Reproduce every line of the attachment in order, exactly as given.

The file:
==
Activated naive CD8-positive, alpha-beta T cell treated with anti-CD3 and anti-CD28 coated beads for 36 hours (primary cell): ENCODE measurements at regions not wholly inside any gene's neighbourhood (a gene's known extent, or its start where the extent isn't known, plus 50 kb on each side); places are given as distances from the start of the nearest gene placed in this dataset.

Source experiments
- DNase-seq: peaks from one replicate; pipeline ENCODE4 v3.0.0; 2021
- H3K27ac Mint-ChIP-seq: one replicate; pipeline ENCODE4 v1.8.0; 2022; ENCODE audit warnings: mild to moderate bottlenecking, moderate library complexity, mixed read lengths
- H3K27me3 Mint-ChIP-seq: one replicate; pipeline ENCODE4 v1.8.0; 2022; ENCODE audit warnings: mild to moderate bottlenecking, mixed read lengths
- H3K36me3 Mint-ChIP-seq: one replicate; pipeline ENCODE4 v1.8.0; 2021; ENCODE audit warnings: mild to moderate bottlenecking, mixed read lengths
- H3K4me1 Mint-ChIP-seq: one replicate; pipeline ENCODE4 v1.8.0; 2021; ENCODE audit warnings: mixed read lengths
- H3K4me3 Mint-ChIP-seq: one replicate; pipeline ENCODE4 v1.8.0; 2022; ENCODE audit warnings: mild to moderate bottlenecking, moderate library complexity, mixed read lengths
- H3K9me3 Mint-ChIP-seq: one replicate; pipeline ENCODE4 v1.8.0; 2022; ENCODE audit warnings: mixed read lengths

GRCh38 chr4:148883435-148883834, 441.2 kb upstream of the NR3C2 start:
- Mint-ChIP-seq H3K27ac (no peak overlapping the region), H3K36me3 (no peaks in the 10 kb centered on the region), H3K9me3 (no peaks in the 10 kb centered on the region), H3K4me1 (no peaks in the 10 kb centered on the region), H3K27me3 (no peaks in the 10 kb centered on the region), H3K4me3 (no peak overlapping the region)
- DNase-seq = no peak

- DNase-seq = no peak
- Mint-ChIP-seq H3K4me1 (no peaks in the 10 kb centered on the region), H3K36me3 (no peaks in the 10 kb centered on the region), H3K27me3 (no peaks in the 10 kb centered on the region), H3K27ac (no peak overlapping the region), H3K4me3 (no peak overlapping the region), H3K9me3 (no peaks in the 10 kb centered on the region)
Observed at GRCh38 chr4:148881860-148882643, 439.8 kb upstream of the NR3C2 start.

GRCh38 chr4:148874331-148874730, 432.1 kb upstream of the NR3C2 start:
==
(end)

Activated naive CD8-positive, alpha-beta T cell treated with anti-CD3 and anti-CD28 coated beads for 36 hours (primary cell): ENCODE measurements at regions not wholly inside any gene's neighbourhood (a gene's known extent, or its start where the extent isn't known, plus 50 kb on each side); places are given as distances from the start of the nearest gene placed in this dataset.

Source experiments
- DNase-seq: peaks from one replicate; pipeline ENCODE4 v3.0.0; 2021
- H3K27ac Mint-ChIP-seq: one replicate; pipeline ENCODE4 v1.8.0; 2022; ENCODE audit warnings: mild to moderate bottlenecking, moderate library complexity, mixed read lengths
- H3K27me3 Mint-ChIP-seq: one replicate; pipeline ENCODE4 v1.8.0; 2022; ENCODE audit warnings: mild to moderate bottlenecking, mixed read lengths
- H3K36me3 Mint-ChIP-seq: one replicate; pipeline ENCODE4 v1.8.0; 2021; ENCODE audit warnings: mild to moderate bottlenecking, mixed read lengths
- H3K4me1 Mint-ChIP-seq: one replicate; pipeline ENCODE4 v1.8.0; 2021; ENCODE audit warnings: mixed read lengths
- H3K4me3 Mint-ChIP-seq: one replicate; pipeline ENCODE4 v1.8.0; 2022; ENCODE audit warnings: mild to moderate bottlenecking, moderate library complexity, mixed read lengths
- H3K9me3 Mint-ChIP-seq: one replicate; pipeline ENCODE4 v1.8.0; 2022; ENCODE audit warnings: mixed read lengths

GRCh38 chr4:148883435-148883834, 441.2 kb upstream of the NR3C2 start:
- Mint-ChIP-seq H3K27ac (no peak overlapping the region), H3K36me3 (no peaks in the 10 kb centered on the region), H3K9me3 (no peaks in the 10 kb centered on the region), H3K4me1 (no peaks in the 10 kb centered on the region), H3K27me3 (no peaks in the 10 kb centered on the region), H3K4me3 (no peak overlapping the region)
- DNase-seq = no peak

- DNase-seq = no peak
- Mint-ChIP-seq H3K4me1 (no peaks in the 10 kb centered on the region), H3K36me3 (no peaks in the 10 kb centered on the region), H3K27me3 (no peaks in the 10 kb centered on the region), H3K27ac (no peak overlapping the region), H3K4me3 (no peak overlapping the region), H3K9me3 (no peaks in the 10 kb centered on the region)
Observed at GRCh38 chr4:148881860-148882643, 439.8 kb upstream of the NR3C2 start.

GRCh38 chr4:148874331-148874730, 432.1 kb upstream of the NR3C2 start: